Pakistan-based Lashkar-e-Taiba’s ambition to enter mainstream politics has made way for the resurgence of fidayeen-oriented (suicide attacks) Jaish-e-Muhammed as the frontrunner terror group in Kashmir, sources close to developments in the state have told TOI.
Pakistan’s Inter-Services Intelligence (ISI), with China’s support that has repeatedly blocked India’s bid to designate JeM chief Masood Azhar a terrorist under the al-Qaida Sanctions Committee, is spending more resources on the terrorist group. Consequently, Azhar has been holding rallies exhorting people to join jihad in Kashmir, going by audio recording of his speech accessed by the TOI.
In his 105-minute speech inside a mosque in Pakistan, Azhar admitted that Jaish was behind the BSF camp attack in Srinagar — belying China’s claim that there isn’t enough evidence against him.
Azhar threatened that JeM, which has been involved in suicide attacks in Kashmir since its launch in 2000, will continue to train terrorists for missions. The evidence of his claim emerged again on Monday when his nephew, Talha Rashid, who’d volunteered to infiltrate into Kashmir for such a mission, was killed with two others in Pulwama.
The space for JeM has been created by Lashkar’s front, Jamat-ud-Dawah (run by Mumbai attack mastermind Hafiz Saeed) that aims to enter Pakistan’s politics by contesting the 2018 general elections as Milli Muslim League (MML). A candidate backed by MML finished third in Lahore by-poll from where ex-PM Nawaz Sharif’s wife Kulum Nawaz was elected in August this year.
Though the Election Commission of Pakistan has rejected MML’s application for registration as a political party, it’s common knowledge there that even if it’s not permitted to contest, candidates backed by it will be up and running by the time of elections a year from now.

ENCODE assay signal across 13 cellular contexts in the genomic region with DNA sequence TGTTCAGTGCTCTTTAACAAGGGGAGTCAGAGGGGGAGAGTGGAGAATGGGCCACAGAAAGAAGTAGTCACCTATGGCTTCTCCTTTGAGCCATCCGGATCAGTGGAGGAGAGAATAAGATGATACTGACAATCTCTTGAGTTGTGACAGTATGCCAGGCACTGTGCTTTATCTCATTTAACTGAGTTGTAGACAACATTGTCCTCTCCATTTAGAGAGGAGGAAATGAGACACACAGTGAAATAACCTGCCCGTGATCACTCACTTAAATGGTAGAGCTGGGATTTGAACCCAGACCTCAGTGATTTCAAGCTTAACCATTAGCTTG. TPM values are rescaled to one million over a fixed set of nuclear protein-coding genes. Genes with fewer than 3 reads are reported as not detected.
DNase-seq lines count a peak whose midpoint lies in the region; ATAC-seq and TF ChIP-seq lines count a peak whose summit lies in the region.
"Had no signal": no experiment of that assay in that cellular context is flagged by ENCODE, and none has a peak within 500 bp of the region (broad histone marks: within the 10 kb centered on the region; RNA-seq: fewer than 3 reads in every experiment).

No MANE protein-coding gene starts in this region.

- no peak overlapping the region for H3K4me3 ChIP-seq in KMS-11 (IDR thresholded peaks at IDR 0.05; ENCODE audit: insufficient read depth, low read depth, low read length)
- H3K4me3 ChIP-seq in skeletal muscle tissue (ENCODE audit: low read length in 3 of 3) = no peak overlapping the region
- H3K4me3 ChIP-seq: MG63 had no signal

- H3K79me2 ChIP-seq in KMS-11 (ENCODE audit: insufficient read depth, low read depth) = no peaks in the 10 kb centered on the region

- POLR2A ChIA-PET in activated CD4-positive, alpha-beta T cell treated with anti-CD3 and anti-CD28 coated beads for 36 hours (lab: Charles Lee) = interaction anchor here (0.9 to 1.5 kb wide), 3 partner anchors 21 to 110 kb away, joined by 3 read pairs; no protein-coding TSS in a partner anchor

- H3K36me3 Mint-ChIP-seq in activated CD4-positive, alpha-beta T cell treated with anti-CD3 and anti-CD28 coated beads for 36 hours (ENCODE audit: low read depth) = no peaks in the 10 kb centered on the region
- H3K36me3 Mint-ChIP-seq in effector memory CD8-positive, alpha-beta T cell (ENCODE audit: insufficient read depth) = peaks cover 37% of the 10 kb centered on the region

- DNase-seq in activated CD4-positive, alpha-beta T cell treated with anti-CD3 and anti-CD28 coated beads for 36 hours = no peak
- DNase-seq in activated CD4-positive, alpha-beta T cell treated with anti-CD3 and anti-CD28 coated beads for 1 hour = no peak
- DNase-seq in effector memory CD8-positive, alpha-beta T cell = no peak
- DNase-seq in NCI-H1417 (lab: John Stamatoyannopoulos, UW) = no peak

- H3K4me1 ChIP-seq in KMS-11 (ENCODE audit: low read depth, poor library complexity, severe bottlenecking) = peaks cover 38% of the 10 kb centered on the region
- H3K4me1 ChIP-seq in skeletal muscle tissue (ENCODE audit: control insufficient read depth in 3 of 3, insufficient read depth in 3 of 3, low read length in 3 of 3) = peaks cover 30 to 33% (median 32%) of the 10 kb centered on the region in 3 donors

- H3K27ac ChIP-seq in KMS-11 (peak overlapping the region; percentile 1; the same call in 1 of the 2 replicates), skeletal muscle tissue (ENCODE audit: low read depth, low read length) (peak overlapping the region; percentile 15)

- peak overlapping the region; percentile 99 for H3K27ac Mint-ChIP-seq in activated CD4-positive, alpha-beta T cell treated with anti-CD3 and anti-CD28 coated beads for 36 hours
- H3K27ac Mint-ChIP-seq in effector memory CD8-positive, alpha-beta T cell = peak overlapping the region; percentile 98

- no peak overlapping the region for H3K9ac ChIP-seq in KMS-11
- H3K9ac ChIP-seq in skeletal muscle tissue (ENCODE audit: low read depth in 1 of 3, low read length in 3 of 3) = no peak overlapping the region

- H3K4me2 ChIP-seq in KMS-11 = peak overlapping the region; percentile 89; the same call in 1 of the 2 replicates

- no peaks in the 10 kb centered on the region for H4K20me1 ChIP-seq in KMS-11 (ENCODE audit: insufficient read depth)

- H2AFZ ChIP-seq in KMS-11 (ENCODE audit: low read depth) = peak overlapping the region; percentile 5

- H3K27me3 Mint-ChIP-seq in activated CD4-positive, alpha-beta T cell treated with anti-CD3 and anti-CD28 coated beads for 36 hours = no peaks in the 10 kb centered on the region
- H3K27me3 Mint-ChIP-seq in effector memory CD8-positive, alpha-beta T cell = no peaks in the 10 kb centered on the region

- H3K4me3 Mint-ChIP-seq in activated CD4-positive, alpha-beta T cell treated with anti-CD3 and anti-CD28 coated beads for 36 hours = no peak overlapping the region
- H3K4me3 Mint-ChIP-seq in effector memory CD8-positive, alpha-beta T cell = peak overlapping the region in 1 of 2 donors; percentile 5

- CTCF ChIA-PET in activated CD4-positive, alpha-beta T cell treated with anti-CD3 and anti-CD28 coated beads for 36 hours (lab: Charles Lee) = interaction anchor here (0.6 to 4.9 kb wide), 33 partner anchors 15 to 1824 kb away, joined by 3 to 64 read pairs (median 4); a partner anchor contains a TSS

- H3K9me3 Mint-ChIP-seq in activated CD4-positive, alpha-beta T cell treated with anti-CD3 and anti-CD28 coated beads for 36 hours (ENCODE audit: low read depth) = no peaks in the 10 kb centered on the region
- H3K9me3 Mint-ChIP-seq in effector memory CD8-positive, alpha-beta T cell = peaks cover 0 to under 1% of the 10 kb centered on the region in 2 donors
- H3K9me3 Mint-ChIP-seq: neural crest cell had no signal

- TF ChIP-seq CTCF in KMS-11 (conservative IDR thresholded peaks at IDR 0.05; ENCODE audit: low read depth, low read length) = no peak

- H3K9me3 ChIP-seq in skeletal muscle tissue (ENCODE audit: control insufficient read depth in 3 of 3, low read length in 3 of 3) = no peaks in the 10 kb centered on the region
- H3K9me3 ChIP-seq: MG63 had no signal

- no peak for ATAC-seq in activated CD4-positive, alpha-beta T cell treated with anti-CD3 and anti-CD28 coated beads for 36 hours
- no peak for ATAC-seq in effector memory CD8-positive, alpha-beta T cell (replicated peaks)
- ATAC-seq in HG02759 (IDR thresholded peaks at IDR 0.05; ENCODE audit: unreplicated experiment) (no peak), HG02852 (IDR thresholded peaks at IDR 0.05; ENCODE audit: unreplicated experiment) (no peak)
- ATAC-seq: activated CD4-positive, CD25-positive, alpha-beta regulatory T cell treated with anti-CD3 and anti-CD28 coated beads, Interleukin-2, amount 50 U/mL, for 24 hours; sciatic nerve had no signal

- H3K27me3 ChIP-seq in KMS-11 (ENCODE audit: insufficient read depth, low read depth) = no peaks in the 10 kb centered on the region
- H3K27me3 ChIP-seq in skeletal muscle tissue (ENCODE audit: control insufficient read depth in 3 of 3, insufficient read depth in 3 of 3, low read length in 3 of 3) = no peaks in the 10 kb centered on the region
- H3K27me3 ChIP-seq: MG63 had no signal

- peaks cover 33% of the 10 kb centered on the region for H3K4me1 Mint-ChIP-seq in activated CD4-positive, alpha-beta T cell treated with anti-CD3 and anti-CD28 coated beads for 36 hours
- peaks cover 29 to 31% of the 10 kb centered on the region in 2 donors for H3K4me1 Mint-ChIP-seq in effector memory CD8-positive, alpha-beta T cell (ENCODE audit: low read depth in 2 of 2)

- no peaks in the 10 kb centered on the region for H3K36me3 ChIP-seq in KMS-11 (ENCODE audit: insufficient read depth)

The last three months of terror-related data, according to security agencies, reveals that JeM has been at the top compared to other groups. On level one threat, which includes attacks against security forces, Jaish has hit ferociously with three fidayeen attacks, one each against BSF, CRPF and Army. JeM has also been at the forefront of killing civilians and grenade throwing.
A senior counter-insurgency officer in Srinagar said all these events were “indicators that Jaish has renewed its efforts at gaining supremacy over other groups in the valley.”
Though IGP Kashmir Munir Khan said on Tuesday that around 16 to 20 JeM terrorists are still active in the valley, intelligence sources said there are over 50, split across south and north Kashmir. Intelligence profiling of JeM cadres active in Kashmir shows that most of them are in the age group of 30s and above, unlike Hizbul and Lashkar which have men in their 20s and even teenage.
A senior officer who specialises on Pakistan-based terror groups said, “Most of them are battle-hardened from Federally Administered Tribal Areas. In Kashmir, they usually stay in the upper reaches and don’t descend in local habitations of the valley. They’ve been using the Mughal road in Poonch to infiltrate into the valley during heavy ceasefire violations through the summer. The Balakot to Poonch route is easier than Tangdar route.”
He added, “Unlike Lashkar and Hizbul, which issue press statements from Kashmir, Jaish believes only in action. They are committed to ‘jihad’ and prepared for ‘shahadat’ (martyrdom).”
Jaish, the officer said, also has a different organisational structure from the other two groups. “They don’t have as many commanders as Lashkar or Hizbul have. The most important men in the organization are Azhar’s two brothers. Usually, there’s only one commander at the very top, based in Pakistan and those who are active in Kashmir have equal status.”
Indian security forces, however, have managed some successful operations against JeM and made some significant arrests like that of Arzoo Bashir Najar in the recent months. Four days ago, the forces killed its major arms trainer, Badar in Samboora, an area in south Kashmir that had seen no counter-insurgency operations in last 11 years.